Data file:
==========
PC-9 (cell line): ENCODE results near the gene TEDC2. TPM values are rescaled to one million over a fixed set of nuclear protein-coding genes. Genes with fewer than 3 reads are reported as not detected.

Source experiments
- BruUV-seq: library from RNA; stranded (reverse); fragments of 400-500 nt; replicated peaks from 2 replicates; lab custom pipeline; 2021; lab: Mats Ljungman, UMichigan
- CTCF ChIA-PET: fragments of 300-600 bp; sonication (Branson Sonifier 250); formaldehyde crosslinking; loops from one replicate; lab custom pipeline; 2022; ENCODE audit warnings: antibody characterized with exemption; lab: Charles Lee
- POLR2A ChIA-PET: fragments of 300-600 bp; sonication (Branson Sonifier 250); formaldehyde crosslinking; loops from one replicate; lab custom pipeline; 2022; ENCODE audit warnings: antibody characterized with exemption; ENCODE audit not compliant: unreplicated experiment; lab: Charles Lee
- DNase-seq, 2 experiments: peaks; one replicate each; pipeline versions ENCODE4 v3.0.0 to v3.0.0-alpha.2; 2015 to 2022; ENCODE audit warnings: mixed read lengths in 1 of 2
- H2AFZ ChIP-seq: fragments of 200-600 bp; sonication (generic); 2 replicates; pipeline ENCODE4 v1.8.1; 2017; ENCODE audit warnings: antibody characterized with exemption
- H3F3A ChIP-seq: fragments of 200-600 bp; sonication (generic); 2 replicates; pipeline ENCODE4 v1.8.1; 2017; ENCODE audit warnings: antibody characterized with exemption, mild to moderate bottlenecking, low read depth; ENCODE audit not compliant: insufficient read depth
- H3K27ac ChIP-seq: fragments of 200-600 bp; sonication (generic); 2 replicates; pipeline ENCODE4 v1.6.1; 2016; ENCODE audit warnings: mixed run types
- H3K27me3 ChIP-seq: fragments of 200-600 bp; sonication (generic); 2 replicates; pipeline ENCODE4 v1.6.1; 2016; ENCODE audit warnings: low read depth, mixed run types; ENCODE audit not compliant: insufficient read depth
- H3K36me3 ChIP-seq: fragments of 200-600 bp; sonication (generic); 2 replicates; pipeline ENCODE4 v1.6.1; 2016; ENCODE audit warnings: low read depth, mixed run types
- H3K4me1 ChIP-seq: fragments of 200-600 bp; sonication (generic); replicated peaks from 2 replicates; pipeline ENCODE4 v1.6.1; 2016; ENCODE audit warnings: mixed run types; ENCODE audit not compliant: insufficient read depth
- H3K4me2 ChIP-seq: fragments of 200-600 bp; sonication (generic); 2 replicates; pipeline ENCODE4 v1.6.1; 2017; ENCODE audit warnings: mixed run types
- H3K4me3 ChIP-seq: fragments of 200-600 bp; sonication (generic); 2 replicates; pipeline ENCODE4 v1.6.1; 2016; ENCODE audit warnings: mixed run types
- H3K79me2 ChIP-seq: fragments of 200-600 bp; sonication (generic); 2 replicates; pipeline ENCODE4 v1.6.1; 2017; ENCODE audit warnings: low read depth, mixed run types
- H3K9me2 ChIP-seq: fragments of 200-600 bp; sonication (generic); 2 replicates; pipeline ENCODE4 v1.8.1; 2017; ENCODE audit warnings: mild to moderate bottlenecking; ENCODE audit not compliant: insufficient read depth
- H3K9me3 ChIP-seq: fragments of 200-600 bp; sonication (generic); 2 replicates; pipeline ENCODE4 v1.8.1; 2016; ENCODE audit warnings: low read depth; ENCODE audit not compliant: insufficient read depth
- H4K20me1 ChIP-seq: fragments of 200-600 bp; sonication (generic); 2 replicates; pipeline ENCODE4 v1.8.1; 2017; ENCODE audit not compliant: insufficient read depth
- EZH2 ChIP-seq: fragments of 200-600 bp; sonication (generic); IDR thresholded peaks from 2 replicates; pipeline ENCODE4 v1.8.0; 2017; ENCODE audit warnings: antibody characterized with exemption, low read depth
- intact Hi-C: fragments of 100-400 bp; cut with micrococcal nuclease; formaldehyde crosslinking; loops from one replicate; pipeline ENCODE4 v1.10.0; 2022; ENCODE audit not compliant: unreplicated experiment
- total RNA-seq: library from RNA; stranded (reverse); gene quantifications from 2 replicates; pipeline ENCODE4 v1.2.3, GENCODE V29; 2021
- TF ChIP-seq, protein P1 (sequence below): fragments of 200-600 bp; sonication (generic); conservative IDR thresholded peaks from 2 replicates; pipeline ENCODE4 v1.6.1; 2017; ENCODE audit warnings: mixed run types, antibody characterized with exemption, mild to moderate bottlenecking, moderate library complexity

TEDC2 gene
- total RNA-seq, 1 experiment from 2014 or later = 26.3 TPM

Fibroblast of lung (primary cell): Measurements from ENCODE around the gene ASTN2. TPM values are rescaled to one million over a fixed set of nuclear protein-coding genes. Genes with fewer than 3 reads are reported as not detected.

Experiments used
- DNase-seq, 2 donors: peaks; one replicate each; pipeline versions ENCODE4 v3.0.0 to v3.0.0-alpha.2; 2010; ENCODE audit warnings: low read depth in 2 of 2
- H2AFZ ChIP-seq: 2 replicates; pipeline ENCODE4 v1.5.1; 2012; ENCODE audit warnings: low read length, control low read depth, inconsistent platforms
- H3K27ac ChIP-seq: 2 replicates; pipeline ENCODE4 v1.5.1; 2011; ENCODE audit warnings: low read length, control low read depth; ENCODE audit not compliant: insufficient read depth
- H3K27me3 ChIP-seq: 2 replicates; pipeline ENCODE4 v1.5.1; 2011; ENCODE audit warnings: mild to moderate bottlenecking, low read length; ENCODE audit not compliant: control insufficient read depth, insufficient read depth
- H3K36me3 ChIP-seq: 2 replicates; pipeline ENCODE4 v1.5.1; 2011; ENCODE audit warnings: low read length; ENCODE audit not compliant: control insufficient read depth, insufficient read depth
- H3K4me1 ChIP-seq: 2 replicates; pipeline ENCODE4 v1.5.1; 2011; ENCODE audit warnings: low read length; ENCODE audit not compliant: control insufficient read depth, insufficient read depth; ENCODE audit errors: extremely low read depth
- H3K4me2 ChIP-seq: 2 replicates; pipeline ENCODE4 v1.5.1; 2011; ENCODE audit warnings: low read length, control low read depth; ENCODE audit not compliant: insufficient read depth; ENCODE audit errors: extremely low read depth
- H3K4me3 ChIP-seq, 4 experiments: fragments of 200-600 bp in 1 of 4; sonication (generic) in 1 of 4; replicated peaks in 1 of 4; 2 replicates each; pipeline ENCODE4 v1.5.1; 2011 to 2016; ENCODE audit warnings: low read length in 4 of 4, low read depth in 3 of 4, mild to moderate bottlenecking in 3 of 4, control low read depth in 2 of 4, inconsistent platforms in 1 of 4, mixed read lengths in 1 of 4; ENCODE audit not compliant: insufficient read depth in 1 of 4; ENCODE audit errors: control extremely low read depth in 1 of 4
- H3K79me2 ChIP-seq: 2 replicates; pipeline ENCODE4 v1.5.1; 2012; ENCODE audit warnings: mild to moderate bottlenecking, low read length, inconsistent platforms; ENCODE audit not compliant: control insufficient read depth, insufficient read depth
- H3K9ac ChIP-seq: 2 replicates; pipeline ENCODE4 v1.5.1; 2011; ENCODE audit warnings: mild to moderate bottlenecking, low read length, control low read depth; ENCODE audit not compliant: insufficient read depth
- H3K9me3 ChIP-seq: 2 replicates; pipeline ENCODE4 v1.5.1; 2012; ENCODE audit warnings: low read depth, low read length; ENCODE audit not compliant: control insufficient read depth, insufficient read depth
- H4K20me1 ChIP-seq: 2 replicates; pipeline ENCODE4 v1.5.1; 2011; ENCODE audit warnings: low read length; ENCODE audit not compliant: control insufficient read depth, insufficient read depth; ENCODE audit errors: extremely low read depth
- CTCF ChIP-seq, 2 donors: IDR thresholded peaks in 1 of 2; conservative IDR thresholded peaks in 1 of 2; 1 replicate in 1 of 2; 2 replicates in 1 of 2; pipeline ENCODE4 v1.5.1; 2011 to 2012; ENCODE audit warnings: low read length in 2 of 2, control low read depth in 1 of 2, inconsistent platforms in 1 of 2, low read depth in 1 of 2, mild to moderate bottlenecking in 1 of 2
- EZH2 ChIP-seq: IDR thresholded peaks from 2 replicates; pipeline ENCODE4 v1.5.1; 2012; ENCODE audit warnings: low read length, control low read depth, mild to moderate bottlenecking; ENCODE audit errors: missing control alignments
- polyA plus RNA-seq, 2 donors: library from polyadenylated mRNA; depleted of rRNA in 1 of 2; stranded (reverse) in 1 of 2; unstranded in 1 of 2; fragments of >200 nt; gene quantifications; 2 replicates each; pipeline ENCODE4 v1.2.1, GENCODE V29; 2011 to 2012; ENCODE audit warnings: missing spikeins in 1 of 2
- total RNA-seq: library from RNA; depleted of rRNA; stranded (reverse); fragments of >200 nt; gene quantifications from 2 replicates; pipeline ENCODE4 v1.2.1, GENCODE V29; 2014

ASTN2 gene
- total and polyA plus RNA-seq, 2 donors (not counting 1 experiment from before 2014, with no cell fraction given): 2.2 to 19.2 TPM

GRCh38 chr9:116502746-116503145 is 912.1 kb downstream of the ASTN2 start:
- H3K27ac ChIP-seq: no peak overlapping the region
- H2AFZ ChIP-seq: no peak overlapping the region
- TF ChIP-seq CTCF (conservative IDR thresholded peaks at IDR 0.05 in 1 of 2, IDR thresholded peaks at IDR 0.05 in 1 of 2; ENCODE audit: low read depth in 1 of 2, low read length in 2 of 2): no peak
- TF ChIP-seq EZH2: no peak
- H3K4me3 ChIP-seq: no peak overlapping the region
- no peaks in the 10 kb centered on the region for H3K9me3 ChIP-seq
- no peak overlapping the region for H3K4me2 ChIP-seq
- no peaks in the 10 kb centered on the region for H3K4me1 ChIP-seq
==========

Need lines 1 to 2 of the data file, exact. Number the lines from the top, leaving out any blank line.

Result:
PC-9 (cell line): ENCODE results near the gene TEDC2. TPM values are rescaled to one million over a fixed set of nuclear protein-coding genes. Genes with fewer than 3 reads are reported as not detected.

Source experiments